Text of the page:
Brian Cathcart teaches journalism at Kingston University London and is a founder of the Hacked Off Campaign. in 2000, he won the Orwell Prize for his book The Case of Stephen Lawrence. He tweets at @BrianCathcart

Link and be damned?

Siobhain Butterworth over at the Guardian law blog draws asks if a recent ruling by Mr Justice Tugendhat in the case of IslamExpo versus the Spectator magazine will have an impact on the web’s culture of linking.

A question that remains to be resolved is whether a link to a web page that contains defamatory statements about someone is actionable. The high court’s decision in the recent Spectator case looks at the hyperlinking question from another angle. Can the web pages a publisher links to inform the meaning of an article?

Tugendhat ruled that in this case, linked articles (from Stephen Pollard’s post to Harry’s Place, among others) must be assumed to be part of the overall context of the piece.

This would seem to make sense. Links are inserted exactly to provide context and reference points.

But there is a question over whether the insertion of a link makes one liable. If I link to material, is it a specific endorsement. Or indeed, am I implicating the linked website in my own libellous allegation.

We’re still not sure. Tugendhat’s ruling on overall context is relevant in this specific case, but he is keen to point out “I do this without thereby intending to imply any ruling, one way or the other, as to whether that approach is right in law.”

So it would seem we’re really none the wiser.

Keep libel law out of politics

Busy times for Carter-Ruck of late. While the thoughts of the nation turn wearily to the general election campaign, the UK’s two top political magazines have been crossing swords with the UK’s top libel lawyers.
In today’s Spectator, editor Fraser Nelson reveals his ongoing battles with Charlie Whelan, former spin doctor for Gordon Brown and current political director of the powerful Unite union. Whelan, through Carter-Ruck, threatened legal action against the right-leaning magazine after it, er, claimed he had acted like a bully.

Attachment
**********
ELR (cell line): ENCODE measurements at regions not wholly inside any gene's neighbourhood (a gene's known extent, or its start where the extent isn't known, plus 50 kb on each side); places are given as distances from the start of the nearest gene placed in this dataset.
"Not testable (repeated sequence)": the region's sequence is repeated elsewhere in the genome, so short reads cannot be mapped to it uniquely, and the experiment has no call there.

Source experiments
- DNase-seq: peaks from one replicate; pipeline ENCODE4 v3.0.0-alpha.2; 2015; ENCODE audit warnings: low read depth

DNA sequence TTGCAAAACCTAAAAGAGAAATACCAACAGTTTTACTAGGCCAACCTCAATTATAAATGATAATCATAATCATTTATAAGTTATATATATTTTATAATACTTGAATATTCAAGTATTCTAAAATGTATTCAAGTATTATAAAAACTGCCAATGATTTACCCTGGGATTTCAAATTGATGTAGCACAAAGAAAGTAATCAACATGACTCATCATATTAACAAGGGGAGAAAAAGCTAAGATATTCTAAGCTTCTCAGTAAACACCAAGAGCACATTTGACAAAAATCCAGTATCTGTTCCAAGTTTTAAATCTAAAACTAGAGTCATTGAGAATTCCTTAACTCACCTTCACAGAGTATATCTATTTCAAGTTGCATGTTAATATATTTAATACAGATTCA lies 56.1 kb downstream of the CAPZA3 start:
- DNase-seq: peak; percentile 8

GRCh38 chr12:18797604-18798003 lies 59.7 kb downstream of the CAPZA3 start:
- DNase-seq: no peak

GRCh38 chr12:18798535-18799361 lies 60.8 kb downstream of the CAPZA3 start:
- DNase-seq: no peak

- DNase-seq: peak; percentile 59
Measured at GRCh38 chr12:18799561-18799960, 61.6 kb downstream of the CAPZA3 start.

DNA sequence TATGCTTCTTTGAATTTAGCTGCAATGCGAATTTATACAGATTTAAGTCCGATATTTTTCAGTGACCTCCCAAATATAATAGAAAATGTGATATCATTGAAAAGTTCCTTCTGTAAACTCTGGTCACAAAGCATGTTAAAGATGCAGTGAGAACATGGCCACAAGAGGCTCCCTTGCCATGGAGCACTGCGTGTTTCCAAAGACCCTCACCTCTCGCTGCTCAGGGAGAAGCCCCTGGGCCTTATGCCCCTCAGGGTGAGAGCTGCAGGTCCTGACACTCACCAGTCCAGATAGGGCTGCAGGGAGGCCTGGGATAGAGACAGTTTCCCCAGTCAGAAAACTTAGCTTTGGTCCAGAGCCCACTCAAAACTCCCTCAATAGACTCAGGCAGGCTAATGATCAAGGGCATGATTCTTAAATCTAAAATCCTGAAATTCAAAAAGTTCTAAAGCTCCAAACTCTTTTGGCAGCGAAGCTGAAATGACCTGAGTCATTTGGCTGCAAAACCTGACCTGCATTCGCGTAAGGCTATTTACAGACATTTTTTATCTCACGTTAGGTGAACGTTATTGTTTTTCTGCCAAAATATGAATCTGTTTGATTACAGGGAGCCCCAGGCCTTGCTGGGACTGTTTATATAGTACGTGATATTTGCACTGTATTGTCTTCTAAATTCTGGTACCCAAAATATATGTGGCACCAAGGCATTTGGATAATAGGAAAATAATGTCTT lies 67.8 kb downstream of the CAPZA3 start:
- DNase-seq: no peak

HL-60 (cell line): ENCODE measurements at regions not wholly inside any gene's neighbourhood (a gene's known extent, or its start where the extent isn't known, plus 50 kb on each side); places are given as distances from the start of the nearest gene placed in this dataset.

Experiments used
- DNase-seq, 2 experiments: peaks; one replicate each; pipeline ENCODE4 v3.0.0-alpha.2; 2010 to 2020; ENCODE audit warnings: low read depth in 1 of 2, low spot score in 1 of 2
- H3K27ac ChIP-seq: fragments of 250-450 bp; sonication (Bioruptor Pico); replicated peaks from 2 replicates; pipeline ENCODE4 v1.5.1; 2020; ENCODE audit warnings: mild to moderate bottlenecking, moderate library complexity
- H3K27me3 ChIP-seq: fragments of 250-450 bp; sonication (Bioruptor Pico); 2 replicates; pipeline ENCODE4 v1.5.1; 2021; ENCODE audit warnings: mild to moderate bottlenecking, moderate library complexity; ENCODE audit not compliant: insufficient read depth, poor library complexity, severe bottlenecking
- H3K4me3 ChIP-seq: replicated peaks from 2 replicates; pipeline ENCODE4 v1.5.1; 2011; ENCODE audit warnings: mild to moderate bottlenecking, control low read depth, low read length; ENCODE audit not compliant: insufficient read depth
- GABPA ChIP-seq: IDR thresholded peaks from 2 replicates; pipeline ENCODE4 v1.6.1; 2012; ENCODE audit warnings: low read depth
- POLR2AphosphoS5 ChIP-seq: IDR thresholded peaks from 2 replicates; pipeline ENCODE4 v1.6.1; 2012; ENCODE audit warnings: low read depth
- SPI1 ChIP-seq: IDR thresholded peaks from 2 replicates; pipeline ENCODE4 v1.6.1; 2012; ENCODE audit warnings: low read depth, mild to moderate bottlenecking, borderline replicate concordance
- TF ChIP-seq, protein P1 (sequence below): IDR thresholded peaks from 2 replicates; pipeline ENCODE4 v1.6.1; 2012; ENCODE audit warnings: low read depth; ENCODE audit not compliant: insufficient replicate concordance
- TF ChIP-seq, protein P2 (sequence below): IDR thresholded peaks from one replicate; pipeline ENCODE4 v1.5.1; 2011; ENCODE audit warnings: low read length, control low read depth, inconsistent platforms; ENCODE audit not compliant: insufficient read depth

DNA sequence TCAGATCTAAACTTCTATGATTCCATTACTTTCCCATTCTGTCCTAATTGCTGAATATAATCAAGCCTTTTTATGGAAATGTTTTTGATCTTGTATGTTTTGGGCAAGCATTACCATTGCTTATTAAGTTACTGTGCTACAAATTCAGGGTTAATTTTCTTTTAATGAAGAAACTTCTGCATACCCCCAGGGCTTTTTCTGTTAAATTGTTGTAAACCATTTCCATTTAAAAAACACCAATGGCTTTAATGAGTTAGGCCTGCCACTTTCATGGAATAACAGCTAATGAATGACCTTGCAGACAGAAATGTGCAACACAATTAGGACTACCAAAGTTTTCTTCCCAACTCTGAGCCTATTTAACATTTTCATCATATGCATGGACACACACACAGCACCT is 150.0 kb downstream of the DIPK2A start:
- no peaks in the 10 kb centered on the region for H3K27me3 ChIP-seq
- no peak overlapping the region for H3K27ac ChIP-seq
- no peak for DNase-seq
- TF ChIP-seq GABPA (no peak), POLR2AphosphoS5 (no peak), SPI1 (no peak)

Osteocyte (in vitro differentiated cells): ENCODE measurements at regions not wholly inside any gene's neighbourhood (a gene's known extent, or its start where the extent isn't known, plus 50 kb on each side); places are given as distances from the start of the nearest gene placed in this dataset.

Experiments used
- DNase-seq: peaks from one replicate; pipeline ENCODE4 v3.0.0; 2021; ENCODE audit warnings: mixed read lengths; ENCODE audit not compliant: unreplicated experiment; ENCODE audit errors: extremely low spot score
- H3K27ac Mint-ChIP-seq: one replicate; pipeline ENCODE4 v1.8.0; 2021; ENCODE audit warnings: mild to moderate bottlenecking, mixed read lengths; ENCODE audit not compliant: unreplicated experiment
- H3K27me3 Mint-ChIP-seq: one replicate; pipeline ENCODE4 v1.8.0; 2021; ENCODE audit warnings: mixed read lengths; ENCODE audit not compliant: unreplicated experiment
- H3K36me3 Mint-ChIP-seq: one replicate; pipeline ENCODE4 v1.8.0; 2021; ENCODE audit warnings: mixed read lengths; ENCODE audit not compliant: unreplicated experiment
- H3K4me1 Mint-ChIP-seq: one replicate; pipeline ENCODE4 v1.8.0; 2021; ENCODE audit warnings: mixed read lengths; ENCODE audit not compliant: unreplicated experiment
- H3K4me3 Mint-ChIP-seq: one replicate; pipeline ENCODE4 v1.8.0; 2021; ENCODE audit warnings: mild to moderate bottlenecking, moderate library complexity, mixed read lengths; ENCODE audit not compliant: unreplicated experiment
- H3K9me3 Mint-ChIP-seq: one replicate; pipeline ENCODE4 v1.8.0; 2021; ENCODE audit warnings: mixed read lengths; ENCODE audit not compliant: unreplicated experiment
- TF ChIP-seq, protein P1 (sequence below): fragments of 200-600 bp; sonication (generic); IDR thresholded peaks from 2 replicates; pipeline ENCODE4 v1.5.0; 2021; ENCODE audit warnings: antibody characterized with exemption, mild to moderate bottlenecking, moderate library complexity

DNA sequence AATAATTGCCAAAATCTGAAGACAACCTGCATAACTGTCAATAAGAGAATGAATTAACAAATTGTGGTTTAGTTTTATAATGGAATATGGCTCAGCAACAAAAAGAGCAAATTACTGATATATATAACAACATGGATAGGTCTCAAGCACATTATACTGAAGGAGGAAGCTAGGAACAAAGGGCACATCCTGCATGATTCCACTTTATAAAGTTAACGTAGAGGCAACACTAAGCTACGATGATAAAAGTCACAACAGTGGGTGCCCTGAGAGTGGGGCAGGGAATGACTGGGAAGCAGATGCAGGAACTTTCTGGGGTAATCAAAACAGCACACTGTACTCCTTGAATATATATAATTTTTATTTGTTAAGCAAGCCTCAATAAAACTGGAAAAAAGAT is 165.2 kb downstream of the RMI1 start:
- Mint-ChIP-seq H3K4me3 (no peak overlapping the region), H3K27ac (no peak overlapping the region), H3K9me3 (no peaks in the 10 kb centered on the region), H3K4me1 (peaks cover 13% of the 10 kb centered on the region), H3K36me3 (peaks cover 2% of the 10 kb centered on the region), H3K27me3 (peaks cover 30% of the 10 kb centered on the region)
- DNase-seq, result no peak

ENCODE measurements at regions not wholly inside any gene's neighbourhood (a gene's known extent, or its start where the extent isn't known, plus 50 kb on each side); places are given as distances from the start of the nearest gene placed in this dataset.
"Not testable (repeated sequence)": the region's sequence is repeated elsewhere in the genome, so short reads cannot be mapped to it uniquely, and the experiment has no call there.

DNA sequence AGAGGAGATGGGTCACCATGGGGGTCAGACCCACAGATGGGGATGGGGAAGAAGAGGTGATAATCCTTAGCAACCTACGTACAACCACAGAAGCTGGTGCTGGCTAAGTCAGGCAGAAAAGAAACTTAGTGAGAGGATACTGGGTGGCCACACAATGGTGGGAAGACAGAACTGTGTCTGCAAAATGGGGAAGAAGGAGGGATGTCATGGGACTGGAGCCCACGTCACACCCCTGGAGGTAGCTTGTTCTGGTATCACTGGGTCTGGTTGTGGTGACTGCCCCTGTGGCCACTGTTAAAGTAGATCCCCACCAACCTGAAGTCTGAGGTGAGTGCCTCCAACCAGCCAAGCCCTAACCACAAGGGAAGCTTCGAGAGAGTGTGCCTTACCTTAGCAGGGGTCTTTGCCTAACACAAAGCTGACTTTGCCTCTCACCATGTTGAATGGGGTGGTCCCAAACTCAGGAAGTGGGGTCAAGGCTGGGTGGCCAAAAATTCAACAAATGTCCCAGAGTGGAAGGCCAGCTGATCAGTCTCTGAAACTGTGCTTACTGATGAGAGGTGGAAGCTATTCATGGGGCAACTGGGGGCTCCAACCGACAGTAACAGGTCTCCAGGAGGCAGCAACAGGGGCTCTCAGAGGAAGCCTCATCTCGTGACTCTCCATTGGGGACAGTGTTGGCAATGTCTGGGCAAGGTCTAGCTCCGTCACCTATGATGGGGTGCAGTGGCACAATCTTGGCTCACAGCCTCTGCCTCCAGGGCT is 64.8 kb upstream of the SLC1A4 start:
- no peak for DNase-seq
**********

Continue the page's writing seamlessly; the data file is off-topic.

Nelson writes on the Spectator’s Coffee House blog

Last summer, The Spectator received a letter from Charlie Whelan’s solicitors complaining about this post – where we mention their client’s spot of bother with his colleagues at Unite. Carter-Ruck were instructed on one of the no-win-no-fee deals: it cost Whelan nothing to sue, but could cost us thousands to defend. So the lawyer’s letter is, by itself, an effective form of intimidation.

Meanwhile, over at Carter-Ruck’s own website, we have this little snippet about the Spectator’s left-wing rival, the New Statesman:

Daniel Hannan MEP – An Apology
The New Statesman has apologised to Daniel Hannan, the Conservative MEP for Southeast England, in respect of defamatory allegations published on its website on 18 September 2009. The New Statesman has also paid Mr Hannan damages together with his legal costs.

The payout comes after a suggestion in a web article by James MacIntyre, suggesting the maverick Tory MEP may have made a racist comment about President Obama.

As mentioned yesterday, Traditional Ulster Voice’s Jim Allister, a QC, is threatening defamation action against North Antrim rival Ian Paisley Jr over information on an election leaflet.

Suggestion: shouldn’t our politicos stick to battling at the ballot box rather than the high court?